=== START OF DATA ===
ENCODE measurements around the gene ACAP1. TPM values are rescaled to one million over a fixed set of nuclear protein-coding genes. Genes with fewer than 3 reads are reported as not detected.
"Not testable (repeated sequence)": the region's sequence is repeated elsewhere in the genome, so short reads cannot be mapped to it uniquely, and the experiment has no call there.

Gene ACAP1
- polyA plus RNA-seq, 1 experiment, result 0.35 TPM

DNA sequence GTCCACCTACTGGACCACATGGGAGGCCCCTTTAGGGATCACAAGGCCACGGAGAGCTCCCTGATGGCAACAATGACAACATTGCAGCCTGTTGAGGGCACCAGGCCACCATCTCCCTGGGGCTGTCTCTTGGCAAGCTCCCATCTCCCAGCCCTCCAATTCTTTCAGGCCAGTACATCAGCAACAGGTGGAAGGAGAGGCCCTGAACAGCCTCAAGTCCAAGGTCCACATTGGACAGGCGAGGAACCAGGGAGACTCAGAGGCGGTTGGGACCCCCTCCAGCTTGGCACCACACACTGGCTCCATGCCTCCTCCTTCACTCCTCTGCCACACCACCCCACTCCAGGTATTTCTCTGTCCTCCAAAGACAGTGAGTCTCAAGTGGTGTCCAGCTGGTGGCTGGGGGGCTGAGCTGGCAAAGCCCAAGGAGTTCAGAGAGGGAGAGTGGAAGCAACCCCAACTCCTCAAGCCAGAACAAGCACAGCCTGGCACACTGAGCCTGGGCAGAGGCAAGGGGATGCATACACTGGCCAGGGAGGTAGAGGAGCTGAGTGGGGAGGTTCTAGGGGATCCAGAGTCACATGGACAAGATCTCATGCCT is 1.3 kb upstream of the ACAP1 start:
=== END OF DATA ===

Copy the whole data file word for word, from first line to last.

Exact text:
ENCODE measurements around the gene ACAP1. TPM values are rescaled to one million over a fixed set of nuclear protein-coding genes. Genes with fewer than 3 reads are reported as not detected.
"Not testable (repeated sequence)": the region's sequence is repeated elsewhere in the genome, so short reads cannot be mapped to it uniquely, and the experiment has no call there.

Gene ACAP1
- polyA plus RNA-seq, 1 experiment, result 0.35 TPM

DNA sequence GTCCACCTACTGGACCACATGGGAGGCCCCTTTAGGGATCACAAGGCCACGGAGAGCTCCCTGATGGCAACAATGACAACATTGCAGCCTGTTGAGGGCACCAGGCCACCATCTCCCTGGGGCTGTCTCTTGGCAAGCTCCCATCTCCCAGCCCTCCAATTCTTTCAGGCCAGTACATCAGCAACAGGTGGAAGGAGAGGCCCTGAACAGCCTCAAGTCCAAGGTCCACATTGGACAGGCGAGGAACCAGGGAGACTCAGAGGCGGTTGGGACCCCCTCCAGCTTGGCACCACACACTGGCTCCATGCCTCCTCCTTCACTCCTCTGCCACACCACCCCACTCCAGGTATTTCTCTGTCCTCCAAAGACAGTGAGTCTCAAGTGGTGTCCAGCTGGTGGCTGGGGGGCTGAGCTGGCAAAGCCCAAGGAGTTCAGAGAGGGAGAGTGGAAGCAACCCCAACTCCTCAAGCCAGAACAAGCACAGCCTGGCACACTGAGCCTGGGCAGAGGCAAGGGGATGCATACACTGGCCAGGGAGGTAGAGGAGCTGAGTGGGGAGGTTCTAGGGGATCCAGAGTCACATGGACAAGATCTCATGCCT is 1.3 kb upstream of the ACAP1 start: